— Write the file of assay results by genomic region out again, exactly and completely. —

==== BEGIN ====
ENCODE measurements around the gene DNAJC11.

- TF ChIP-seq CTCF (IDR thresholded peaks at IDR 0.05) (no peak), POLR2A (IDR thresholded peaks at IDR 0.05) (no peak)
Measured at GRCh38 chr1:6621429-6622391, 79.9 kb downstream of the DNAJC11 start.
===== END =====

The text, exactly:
ENCODE measurements around the gene DNAJC11.

- TF ChIP-seq CTCF (IDR thresholded peaks at IDR 0.05) (no peak), POLR2A (IDR thresholded peaks at IDR 0.05) (no peak)
Measured at GRCh38 chr1:6621429-6622391, 79.9 kb downstream of the DNAJC11 start.